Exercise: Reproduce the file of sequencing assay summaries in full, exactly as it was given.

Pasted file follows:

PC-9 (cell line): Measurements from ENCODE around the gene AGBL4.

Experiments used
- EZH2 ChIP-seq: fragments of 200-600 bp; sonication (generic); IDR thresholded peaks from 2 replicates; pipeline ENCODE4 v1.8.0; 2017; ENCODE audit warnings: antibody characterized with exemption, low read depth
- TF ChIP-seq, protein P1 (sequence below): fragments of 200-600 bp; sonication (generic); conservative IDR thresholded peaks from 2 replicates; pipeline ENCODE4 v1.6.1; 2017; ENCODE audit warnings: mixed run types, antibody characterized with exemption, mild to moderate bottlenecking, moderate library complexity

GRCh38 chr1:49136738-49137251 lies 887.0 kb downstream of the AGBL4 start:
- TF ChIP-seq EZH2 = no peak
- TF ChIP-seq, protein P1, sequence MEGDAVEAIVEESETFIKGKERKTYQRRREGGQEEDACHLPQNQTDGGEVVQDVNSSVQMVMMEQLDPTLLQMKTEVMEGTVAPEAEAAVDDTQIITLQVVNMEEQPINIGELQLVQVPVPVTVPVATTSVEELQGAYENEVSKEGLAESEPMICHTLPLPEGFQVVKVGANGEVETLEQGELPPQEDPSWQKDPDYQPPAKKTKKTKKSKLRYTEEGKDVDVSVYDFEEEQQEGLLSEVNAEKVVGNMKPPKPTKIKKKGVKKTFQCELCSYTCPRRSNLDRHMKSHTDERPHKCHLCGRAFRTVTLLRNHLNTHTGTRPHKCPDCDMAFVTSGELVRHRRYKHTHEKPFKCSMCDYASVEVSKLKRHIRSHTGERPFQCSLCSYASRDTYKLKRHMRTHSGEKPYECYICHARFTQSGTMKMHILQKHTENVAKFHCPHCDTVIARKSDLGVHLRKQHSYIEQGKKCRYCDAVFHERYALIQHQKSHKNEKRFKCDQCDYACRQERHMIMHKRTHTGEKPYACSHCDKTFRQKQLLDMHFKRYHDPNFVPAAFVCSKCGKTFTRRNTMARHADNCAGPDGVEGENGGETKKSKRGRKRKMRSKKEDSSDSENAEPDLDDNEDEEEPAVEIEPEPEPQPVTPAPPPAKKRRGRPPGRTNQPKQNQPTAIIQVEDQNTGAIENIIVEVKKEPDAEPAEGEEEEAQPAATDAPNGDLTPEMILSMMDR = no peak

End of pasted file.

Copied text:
PC-9 (cell line): Measurements from ENCODE around the gene AGBL4.

Experiments used
- EZH2 ChIP-seq: fragments of 200-600 bp; sonication (generic); IDR thresholded peaks from 2 replicates; pipeline ENCODE4 v1.8.0; 2017; ENCODE audit warnings: antibody characterized with exemption, low read depth
- TF ChIP-seq, protein P1 (sequence below): fragments of 200-600 bp; sonication (generic); conservative IDR thresholded peaks from 2 replicates; pipeline ENCODE4 v1.6.1; 2017; ENCODE audit warnings: mixed run types, antibody characterized with exemption, mild to moderate bottlenecking, moderate library complexity

GRCh38 chr1:49136738-49137251 lies 887.0 kb downstream of the AGBL4 start:
- TF ChIP-seq EZH2 = no peak
- TF ChIP-seq, protein P1, sequence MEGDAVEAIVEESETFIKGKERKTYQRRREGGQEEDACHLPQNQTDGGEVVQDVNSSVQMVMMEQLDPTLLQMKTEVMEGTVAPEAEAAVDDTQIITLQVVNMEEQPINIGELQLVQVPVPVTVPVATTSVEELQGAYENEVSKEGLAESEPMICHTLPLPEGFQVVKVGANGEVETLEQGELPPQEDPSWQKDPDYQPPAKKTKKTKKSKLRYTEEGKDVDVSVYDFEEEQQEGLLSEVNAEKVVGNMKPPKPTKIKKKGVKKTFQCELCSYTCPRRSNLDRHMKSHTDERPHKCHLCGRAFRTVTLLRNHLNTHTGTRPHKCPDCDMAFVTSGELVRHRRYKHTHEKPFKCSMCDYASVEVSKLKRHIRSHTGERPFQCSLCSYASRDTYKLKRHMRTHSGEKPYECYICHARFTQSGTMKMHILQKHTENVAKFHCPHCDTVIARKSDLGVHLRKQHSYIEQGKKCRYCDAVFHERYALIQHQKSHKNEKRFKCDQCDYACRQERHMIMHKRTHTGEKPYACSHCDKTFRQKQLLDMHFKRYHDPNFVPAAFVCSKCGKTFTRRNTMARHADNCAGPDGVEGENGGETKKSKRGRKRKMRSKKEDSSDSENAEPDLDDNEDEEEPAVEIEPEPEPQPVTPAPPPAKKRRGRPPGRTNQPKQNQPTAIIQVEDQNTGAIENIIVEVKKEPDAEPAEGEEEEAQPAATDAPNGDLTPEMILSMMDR = no peak